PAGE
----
Flint is a sedimentary rock consisting of microscopic, nearly undetectable (cryptocrystalline) crystals of the mineral quartz (SiO2). Related to other varieties of quartz rocks, including chert and jasper, flint is a term applied to purer examples of cryptocrystalline quartz rock that exhibit a waxy luster, and to certain uses of the rocks, such as for stone tools.
In Ohio, flint occurs as lenses, nodules, or sheet-like deposits within marine limestones. The limestones were deposited in shallow inland seas that covered much of Ohio during the Paleozoic Era. Sources of the silica (SiO2) for Ohio flint deposits are not well understood. Various sources have been proposed, including both inorganic sources and biologic sources such as spicules from siliceous sponges and siliceous tests (outer skeletons) of phytoplankton. Flint formation likely occurred after the rock was deposited and as part of the process of physical and chemical changes the rock underwent as a result of burial.
Flint is hard (it will scratch steel), but it is also brittle and breaks with a glasslike (conchoidal) fracture that can produce sharp edges. When gradually heated and cooled, flint becomes more homogenous in texture and is easier to knap (shape by chipping). Natural colors resulting primarily from traces of iron minerals are also intensified.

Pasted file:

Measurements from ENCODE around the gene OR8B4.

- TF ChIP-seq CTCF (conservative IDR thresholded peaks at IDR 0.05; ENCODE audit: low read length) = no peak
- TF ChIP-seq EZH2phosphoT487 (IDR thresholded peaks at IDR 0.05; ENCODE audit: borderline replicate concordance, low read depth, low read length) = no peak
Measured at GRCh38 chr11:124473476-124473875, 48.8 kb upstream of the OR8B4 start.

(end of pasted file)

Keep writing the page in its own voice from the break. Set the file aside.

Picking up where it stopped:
Ohio flint was highly valued by Native Americans, who quarried it from multiple locations within the Upper Carboniferous (Pennsylvanian) rocks exposed in the eastern part of the state. They came in great numbers to Flint Ridge (Licking County) to quarry the colorful flint of the Vanport Limestone. Native Americans used Ohio flint to make projectile points, such as arrow and spear heads, as well as drills and other tools. Early European settlers used the flint as buhrstones (hard millstones) to grind grain. Today, uses of flint are primarily ornamental, such as in jewelry. In 1965, flint became Ohio’s official state gemstone. See also "Quartz."
Composition: Silicon dioxide (SiO2).